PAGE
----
Reach out and connect
Back in 2013, the health secretary described loneliness among older people as “our national shame”. Fast forward to 2019 and more than nine million people in the UK say they “often or always” feel lonely.
The loneliness epidemic isn’t new, and we are doing more to tackle it at a systemic level, but it often comes down to simple human acts of connection, something we can all play a role in.
I recently saw the impact that can make first hand:
It was a typical rainy Sunday evening in London, and, soaking wet, I was traipsing round Sainsburys in search of dinner inspo. Staring at the cheese aisle, I noticed an elderly man kindly being assisted by a young worker. I watched while he waited patiently for the young man to return and noticed he too, looked a bit lost.
I did the British thing – stating the obvious about the weather. He was initially taken aback but, connection made, we spent the next ten minutes swapping life stories. It turned out Jim was a little bit lost about which cheese to get because his wife used to do the cooking. Since she passed away two years ago, Sunday Sainsburys trips are often his only interaction with other people the entire weekend.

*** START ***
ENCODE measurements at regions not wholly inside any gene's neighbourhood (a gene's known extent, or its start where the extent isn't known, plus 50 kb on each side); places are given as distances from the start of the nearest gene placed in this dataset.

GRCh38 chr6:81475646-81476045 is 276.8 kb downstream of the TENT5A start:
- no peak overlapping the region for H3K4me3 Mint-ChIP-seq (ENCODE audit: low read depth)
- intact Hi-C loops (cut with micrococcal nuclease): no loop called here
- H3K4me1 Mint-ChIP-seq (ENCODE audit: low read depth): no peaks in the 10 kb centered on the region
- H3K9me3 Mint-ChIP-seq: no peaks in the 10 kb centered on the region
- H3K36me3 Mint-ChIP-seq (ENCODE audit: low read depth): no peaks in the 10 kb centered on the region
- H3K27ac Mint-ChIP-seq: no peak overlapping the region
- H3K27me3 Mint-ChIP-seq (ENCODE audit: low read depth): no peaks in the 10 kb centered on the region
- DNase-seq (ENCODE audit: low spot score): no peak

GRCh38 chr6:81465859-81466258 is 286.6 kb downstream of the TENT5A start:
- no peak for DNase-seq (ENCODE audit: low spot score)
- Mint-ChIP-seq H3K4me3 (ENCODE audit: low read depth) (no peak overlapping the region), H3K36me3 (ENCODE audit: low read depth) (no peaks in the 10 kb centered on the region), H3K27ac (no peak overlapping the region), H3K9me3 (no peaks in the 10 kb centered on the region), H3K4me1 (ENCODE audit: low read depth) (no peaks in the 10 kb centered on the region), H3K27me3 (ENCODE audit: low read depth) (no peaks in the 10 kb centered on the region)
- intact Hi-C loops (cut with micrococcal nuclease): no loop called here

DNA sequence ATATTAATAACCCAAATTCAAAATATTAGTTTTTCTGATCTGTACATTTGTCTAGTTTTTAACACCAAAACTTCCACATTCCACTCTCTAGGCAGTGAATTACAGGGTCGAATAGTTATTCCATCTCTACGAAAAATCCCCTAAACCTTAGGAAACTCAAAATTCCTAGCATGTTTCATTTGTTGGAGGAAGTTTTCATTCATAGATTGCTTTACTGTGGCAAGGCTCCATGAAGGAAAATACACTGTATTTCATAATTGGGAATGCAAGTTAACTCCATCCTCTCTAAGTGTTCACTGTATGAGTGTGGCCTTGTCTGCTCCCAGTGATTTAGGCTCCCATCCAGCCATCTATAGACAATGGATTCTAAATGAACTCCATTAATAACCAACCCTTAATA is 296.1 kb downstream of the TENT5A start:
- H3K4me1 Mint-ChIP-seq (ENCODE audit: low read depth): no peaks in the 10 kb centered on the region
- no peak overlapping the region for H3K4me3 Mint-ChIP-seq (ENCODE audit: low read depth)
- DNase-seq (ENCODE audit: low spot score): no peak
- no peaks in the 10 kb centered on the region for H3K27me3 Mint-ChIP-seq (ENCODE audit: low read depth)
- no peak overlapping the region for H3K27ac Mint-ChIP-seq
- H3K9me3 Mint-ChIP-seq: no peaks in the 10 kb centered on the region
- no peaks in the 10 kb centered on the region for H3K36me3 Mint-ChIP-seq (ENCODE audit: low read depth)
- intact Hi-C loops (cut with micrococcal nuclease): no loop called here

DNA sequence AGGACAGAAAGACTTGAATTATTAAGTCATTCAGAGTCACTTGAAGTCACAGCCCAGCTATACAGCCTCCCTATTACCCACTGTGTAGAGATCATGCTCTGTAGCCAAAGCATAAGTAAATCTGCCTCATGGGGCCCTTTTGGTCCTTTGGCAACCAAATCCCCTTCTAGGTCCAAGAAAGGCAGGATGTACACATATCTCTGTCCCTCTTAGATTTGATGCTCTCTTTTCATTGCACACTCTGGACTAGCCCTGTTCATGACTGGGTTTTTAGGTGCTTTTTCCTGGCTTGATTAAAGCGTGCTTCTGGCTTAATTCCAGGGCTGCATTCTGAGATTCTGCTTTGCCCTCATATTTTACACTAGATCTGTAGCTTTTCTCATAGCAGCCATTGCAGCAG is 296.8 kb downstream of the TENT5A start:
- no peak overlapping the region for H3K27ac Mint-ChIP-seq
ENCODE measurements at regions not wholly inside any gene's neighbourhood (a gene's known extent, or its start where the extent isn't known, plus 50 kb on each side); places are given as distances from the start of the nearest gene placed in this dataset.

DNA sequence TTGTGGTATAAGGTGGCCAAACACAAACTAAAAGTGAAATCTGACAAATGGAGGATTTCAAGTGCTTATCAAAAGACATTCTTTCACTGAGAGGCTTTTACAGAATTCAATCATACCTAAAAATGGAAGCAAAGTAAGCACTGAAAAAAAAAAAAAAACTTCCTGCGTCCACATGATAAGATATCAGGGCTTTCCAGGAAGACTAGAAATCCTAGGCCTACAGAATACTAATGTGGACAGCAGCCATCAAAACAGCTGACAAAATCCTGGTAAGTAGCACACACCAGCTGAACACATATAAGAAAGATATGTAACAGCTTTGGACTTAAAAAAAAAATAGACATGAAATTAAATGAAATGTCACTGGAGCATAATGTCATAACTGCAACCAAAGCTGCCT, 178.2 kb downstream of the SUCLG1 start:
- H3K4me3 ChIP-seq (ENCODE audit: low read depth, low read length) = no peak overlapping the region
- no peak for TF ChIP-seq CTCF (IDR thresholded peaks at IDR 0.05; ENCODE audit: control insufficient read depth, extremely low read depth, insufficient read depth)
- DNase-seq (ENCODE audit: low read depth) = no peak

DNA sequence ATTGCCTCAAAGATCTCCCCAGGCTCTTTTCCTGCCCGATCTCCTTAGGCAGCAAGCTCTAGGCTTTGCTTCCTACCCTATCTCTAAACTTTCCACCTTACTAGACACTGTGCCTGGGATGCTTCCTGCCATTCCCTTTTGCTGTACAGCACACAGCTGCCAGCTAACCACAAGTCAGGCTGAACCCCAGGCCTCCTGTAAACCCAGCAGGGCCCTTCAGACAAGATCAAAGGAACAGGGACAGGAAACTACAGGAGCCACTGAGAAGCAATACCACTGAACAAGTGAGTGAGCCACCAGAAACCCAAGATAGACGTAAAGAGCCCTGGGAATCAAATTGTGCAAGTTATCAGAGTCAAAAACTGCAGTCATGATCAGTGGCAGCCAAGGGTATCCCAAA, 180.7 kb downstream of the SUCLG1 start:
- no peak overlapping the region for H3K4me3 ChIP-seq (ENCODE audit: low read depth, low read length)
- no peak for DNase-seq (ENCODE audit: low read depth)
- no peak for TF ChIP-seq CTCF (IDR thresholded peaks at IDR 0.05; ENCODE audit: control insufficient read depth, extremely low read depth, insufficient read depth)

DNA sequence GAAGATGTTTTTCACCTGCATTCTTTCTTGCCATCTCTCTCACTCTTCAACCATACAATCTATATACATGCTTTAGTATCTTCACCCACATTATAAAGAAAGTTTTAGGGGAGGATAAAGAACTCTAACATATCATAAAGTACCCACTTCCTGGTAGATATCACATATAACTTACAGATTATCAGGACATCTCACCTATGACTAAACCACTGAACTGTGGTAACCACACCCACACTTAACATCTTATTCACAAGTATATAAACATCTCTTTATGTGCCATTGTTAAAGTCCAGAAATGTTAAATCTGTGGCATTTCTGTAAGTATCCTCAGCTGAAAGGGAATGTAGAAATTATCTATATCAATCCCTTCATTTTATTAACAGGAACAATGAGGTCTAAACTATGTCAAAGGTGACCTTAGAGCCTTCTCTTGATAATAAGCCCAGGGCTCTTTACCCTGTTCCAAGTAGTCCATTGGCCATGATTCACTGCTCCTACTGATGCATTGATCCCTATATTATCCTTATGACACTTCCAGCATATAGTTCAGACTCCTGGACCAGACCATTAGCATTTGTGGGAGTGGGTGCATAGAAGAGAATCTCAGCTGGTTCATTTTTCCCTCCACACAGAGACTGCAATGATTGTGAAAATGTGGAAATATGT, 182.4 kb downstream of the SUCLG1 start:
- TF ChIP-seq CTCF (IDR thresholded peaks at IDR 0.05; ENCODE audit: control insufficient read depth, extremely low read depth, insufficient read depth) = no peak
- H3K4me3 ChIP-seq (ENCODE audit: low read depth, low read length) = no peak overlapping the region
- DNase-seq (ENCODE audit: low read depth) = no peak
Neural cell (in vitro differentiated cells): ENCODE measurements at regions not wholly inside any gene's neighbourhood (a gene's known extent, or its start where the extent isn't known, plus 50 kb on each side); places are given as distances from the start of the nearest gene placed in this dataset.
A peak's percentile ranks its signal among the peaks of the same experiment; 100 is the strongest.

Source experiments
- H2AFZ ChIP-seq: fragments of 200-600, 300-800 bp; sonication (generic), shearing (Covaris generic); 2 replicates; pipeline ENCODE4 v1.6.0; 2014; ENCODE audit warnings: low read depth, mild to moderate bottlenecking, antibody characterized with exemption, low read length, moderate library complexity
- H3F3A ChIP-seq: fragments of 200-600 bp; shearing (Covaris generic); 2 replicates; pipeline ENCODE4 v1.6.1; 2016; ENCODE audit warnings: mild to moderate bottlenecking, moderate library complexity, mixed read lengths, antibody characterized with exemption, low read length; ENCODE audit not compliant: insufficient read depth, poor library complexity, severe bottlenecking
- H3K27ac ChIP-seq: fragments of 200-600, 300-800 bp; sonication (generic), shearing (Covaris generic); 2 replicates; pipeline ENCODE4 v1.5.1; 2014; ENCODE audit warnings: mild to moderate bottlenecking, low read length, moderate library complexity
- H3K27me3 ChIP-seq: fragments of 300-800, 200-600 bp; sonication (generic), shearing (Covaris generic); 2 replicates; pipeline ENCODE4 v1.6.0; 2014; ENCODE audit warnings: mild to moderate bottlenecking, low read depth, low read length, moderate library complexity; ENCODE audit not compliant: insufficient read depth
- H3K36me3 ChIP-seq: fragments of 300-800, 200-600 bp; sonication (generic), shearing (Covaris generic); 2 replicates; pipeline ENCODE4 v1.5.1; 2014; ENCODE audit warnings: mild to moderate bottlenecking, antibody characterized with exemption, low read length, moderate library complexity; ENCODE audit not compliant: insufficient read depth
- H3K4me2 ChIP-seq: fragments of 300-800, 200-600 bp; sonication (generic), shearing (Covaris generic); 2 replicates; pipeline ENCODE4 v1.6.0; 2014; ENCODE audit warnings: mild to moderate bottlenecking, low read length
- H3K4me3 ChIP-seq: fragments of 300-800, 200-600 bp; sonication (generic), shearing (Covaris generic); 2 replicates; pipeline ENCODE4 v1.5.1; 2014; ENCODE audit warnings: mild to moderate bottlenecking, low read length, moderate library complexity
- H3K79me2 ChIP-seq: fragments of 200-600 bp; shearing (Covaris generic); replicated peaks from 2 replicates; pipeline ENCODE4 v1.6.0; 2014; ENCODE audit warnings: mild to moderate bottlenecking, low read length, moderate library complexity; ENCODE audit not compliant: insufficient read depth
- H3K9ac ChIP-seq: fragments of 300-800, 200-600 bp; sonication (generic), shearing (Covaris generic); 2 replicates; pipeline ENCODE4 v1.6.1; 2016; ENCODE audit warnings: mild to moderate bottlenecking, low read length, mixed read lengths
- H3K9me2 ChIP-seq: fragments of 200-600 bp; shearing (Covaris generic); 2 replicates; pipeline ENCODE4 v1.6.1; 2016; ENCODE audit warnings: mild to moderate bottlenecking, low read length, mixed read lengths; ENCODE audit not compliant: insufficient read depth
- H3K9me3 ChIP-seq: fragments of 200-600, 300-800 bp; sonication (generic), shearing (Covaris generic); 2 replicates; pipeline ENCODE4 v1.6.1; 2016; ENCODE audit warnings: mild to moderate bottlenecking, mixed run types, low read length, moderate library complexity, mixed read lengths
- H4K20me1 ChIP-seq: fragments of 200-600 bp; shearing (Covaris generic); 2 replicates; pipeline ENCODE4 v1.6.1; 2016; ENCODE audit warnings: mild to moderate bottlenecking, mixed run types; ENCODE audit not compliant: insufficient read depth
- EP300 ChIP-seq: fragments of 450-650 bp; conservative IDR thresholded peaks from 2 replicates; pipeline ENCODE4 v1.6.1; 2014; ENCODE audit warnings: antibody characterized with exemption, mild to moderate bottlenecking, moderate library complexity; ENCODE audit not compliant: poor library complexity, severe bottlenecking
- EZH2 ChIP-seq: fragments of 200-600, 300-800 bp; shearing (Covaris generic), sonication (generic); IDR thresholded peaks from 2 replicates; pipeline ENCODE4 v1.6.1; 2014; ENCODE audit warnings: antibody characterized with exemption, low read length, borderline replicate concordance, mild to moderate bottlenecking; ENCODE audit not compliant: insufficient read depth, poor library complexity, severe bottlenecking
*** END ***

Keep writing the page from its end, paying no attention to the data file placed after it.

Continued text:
As the young man returned, we said our goodbyes and I felt genuinely sad I wouldn’t see Jim again.
The following weekend, my dad was visiting to help with some work around the flat and as we unpacked the car, I noticed Jim on the other side of the road heading towards Sainsburys. Instinctively, I approached him, saying, “off to buy some cheese?”. Not only did he remember me but proceeded to tell my Dad and I that our cheese aisle chat had made his week. It gave me great pleasure to reveal it had made mine as well.
And so, an ‘unlikely’ friendship was born and this week, I’m visiting Jim to help him put up his Christmas tree.